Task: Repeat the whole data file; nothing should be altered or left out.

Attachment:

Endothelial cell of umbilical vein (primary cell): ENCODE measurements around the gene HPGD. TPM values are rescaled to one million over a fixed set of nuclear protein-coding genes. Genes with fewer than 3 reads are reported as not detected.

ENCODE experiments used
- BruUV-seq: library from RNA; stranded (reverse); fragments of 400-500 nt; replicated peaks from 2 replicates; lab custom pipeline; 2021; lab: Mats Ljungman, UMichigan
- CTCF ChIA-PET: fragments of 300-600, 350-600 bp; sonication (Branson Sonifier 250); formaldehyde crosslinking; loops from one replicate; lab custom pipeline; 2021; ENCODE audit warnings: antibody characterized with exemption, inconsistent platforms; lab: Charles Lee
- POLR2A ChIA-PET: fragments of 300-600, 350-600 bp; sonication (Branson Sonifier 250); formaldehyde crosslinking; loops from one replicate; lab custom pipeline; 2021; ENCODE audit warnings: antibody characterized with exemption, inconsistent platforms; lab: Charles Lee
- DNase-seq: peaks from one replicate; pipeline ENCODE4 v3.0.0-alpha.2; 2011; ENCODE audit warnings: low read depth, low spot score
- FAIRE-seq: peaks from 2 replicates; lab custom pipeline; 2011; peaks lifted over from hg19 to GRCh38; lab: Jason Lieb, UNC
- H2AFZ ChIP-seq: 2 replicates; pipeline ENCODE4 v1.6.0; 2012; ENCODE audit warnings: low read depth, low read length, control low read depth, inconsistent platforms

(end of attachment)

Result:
Endothelial cell of umbilical vein (primary cell): ENCODE measurements around the gene HPGD. TPM values are rescaled to one million over a fixed set of nuclear protein-coding genes. Genes with fewer than 3 reads are reported as not detected.

ENCODE experiments used
- BruUV-seq: library from RNA; stranded (reverse); fragments of 400-500 nt; replicated peaks from 2 replicates; lab custom pipeline; 2021; lab: Mats Ljungman, UMichigan
- CTCF ChIA-PET: fragments of 300-600, 350-600 bp; sonication (Branson Sonifier 250); formaldehyde crosslinking; loops from one replicate; lab custom pipeline; 2021; ENCODE audit warnings: antibody characterized with exemption, inconsistent platforms; lab: Charles Lee
- POLR2A ChIA-PET: fragments of 300-600, 350-600 bp; sonication (Branson Sonifier 250); formaldehyde crosslinking; loops from one replicate; lab custom pipeline; 2021; ENCODE audit warnings: antibody characterized with exemption, inconsistent platforms; lab: Charles Lee
- DNase-seq: peaks from one replicate; pipeline ENCODE4 v3.0.0-alpha.2; 2011; ENCODE audit warnings: low read depth, low spot score
- FAIRE-seq: peaks from 2 replicates; lab custom pipeline; 2011; peaks lifted over from hg19 to GRCh38; lab: Jason Lieb, UNC
- H2AFZ ChIP-seq: 2 replicates; pipeline ENCODE4 v1.6.0; 2012; ENCODE audit warnings: low read depth, low read length, control low read depth, inconsistent platforms